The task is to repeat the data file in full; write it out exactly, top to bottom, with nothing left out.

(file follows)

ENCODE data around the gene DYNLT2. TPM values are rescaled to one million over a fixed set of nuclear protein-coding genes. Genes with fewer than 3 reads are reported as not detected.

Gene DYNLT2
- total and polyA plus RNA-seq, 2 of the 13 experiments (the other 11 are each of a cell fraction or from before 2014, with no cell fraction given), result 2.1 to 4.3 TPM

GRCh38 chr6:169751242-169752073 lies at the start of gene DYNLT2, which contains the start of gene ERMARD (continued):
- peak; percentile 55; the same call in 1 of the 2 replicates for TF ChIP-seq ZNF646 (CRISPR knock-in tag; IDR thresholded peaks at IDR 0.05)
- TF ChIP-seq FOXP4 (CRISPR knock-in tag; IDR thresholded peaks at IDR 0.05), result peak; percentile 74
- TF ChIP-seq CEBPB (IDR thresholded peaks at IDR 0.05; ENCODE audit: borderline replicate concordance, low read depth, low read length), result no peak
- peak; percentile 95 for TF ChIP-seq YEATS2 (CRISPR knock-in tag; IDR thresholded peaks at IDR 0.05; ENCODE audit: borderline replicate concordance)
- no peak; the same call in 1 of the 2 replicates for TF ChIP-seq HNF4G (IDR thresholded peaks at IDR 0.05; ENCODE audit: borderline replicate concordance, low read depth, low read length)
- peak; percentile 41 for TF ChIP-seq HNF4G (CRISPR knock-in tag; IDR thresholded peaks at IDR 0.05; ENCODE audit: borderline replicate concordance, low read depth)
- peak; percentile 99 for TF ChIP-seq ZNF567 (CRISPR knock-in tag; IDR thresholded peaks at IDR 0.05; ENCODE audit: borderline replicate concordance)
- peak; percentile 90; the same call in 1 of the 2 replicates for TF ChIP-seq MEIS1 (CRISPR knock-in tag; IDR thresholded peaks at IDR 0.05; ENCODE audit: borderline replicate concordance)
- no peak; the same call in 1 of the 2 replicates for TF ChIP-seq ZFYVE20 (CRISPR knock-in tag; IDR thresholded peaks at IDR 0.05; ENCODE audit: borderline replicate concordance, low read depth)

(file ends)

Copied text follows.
ENCODE data around the gene DYNLT2. TPM values are rescaled to one million over a fixed set of nuclear protein-coding genes. Genes with fewer than 3 reads are reported as not detected.

Gene DYNLT2
- total and polyA plus RNA-seq, 2 of the 13 experiments (the other 11 are each of a cell fraction or from before 2014, with no cell fraction given), result 2.1 to 4.3 TPM

GRCh38 chr6:169751242-169752073 lies at the start of gene DYNLT2, which contains the start of gene ERMARD (continued):
- peak; percentile 55; the same call in 1 of the 2 replicates for TF ChIP-seq ZNF646 (CRISPR knock-in tag; IDR thresholded peaks at IDR 0.05)
- TF ChIP-seq FOXP4 (CRISPR knock-in tag; IDR thresholded peaks at IDR 0.05), result peak; percentile 74
- TF ChIP-seq CEBPB (IDR thresholded peaks at IDR 0.05; ENCODE audit: borderline replicate concordance, low read depth, low read length), result no peak
- peak; percentile 95 for TF ChIP-seq YEATS2 (CRISPR knock-in tag; IDR thresholded peaks at IDR 0.05; ENCODE audit: borderline replicate concordance)
- no peak; the same call in 1 of the 2 replicates for TF ChIP-seq HNF4G (IDR thresholded peaks at IDR 0.05; ENCODE audit: borderline replicate concordance, low read depth, low read length)
- peak; percentile 41 for TF ChIP-seq HNF4G (CRISPR knock-in tag; IDR thresholded peaks at IDR 0.05; ENCODE audit: borderline replicate concordance, low read depth)
- peak; percentile 99 for TF ChIP-seq ZNF567 (CRISPR knock-in tag; IDR thresholded peaks at IDR 0.05; ENCODE audit: borderline replicate concordance)
- peak; percentile 90; the same call in 1 of the 2 replicates for TF ChIP-seq MEIS1 (CRISPR knock-in tag; IDR thresholded peaks at IDR 0.05; ENCODE audit: borderline replicate concordance)
- no peak; the same call in 1 of the 2 replicates for TF ChIP-seq ZFYVE20 (CRISPR knock-in tag; IDR thresholded peaks at IDR 0.05; ENCODE audit: borderline replicate concordance, low read depth)